Single Audits/Federal Audits/OMB A-133 Audits | Which is it? What is it? and Determining Who Needs One.

Posted by Jennifer A. Varley, CPA on Oct 9, 2017 10:50:00 AM

Which is it?

Entities that receive federal assistance (i.e. federal funds, federal grants, and federal awards) are subject to audits in order to ensure that the federal assistance programs are utilized in compliance with the federal government. Before 1984 these audits were performed per program rather than per entity. In other words, entities with multiple assistance sources were subject to multiple audits and the costs of those audits.

Single Audit:

For the sake of efficiency and cost-effectiveness the Single Audit Act of 1984 was passed. The act earned its name because its purpose is to consolidate these audits, allowing entities to receive one audit over all of their federal assistance.

Due to this act these audits are referred to as "Single Audits".

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Topics: Nonprofit Audit & Assurance, Single Audit, Audit & Assurance

QuickBooks Tips | How to Fix Duplicated List Items

Posted by Lauri A. Lisanti, CPA, MAcc, CPS, Certified QB ProAdvisor on Sep 18, 2017 4:19:00 PM

Using QuickBooks requires the creation and maintenance of lists such as customer, vendor, chart of accounts lists. Frequently, clients come across a scenario where they find duplications within these lists. For instance, they find two slightly different versions of the same customer or vendor.

Unfortunately, this can become a data management nightmare. Applying payments to a customer's account, pulling a report to determine if a vendor should receive a 1099, or posting a transaction to a general ledger account, etc. when there are active duplications in the necessary lists will result in potentially major errors.

This issue seems to be more prevalent when more than one person has access to the QuickBooks® data. One person may not see the name already created in the list by another individual and will proceed to create another. QuickBooks has a built-in feature to prevent this. A warning message should appear indicating the name is already in use and asks would you like to merge them. However, even the slightest variable in how the names are entered will bypass this feature. It only takes one small difference in the name to create a new one. An example is putting a middle initial in a name of an individual or a comma in the name of a business.

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Topics: Certified QuickBooks Proadvisor, Quickbooks Tips, Bookkeeping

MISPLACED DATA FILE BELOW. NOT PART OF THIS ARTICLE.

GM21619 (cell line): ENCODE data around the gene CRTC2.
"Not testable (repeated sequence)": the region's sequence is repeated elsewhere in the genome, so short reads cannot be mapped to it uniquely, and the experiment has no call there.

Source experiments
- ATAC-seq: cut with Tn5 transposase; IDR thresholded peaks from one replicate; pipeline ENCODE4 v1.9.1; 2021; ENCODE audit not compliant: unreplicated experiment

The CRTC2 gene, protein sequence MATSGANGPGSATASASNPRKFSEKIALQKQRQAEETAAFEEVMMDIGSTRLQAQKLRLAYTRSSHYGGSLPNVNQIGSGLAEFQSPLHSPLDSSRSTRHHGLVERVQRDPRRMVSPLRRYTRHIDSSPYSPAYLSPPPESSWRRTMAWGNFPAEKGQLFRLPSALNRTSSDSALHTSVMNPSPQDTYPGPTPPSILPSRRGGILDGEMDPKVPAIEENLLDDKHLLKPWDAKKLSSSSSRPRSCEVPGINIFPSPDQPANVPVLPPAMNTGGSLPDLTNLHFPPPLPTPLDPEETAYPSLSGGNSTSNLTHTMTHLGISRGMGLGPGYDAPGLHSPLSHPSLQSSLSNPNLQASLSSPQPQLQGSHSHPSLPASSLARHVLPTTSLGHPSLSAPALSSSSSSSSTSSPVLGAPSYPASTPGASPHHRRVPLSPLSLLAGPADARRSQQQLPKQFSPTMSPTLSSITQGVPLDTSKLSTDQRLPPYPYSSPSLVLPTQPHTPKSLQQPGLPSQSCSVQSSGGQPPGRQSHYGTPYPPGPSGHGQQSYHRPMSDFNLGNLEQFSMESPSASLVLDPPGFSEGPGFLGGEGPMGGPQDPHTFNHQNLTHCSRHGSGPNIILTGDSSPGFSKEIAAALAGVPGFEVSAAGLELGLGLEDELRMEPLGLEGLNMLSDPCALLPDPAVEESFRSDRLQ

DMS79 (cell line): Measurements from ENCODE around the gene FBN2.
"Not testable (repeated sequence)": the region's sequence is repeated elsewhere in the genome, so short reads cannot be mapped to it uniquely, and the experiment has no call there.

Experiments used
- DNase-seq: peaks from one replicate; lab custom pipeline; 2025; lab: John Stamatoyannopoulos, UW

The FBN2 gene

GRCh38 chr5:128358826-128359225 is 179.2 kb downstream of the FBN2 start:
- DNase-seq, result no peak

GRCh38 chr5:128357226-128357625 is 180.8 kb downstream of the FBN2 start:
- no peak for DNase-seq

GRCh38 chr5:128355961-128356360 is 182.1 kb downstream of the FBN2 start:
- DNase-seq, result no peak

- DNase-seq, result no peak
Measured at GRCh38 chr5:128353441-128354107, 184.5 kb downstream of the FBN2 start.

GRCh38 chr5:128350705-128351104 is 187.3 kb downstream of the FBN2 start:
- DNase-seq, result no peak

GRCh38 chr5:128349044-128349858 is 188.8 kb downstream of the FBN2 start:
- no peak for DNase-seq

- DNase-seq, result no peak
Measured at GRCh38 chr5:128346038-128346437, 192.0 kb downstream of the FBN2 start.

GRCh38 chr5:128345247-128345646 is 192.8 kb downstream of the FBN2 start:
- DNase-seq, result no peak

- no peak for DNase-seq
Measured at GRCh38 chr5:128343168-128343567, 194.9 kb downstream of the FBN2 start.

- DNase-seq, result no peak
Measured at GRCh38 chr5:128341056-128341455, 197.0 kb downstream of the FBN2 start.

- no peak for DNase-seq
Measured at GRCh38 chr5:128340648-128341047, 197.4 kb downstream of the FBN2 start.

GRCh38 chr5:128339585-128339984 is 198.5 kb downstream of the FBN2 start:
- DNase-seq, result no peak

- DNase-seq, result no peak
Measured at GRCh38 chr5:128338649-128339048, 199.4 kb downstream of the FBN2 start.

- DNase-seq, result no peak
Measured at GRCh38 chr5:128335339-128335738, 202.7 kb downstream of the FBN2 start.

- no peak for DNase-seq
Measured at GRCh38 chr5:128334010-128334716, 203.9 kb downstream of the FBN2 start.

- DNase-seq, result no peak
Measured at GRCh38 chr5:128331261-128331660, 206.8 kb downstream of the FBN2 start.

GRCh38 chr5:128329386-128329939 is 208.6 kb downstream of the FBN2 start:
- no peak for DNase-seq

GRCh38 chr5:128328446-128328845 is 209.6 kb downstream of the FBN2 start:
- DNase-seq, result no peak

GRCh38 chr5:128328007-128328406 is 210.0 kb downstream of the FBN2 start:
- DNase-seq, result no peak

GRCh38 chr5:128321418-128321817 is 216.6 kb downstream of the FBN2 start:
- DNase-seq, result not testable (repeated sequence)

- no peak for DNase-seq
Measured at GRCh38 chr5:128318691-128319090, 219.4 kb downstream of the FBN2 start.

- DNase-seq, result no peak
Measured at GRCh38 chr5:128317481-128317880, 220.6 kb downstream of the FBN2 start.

The EZ way to Form a Charitable Organization

Posted by Stacey L. Schroeffel, CPA, MST on Sep 11, 2017 3:42:00 PM

In July 2014 the IRS released a new, easier version of Form 1023, Application for Recognition of Exemption Under Section 501(c)(3) of the Internal Revenue Code. 

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Topics: Nonprofit Organizations, Form 1023-EZ, Charitable Organizations, Forming a Nonprofit

QuickBooks Tips | Memorizing Transactions

Posted by Lauri A. Lisanti, CPA, MAcc, CPS, Certified QB ProAdvisor on Aug 28, 2017 4:55:45 PM

Businesses can make any number of transactions in a given year. A transaction being any business agreement or exchange that one makes with another person or business.  To minimize mistakes and increase efficiency business should utilize QuickBooks to memorize transactions.

QuickBooks Memorized transactions:

Instructions on memorizing QuickBooks transactions.

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Topics: Advice from a Certified QuickBooks Proadvisor, Quickbooks Tips, Bookkeeping

Real Estate Investments | The Cash Flow Approach

Posted by Derek M. Backa, CPA, CVA on Aug 14, 2017 5:36:37 PM
I recently went on vacation to the Outer Banks, a barrier island off the coast of North Carolina. It is a popular tourist destination, known for the wide expanse of beach front, state parks and unique history. Driving along the main road, a relative of mine, noted all the for sale signs on million dollar properties. I started wondering how many first time buyers had purchased these properties.
 
Perhaps these owners decided to purchase a property and then rent it out believing that the $8000 per week rentals would cover all their expenses and a mortgage payment. They may have expected to have a vacation spot without needing to pay any rent. When the property began needing repairs, maybe they realized that the rental season is too short to cover the real estate company's commission, the mortgage payments, utilities, and repairs.
 
What these potential first time owners discovered was that it costs more to keep the place up and pay the bills than the amount of rental income they receive. Ultimately, renting a place may be less expensive than owning. So these hypothetical owners put the house on the market, if they are lucky the property appreciated enough for them to recoup part of their cash outlay. If they aren't lucky and hit a down market (like the real estate market crash in 2009), they'll end up paying to get out from under the property.
 

Many of my clients ask me about real estate investment as a means to diversify their investment portfolio.

Real estate investments are easy to track and calculate net income compared to other business investment options and only require some upfront calculations to determine if they will be profitable.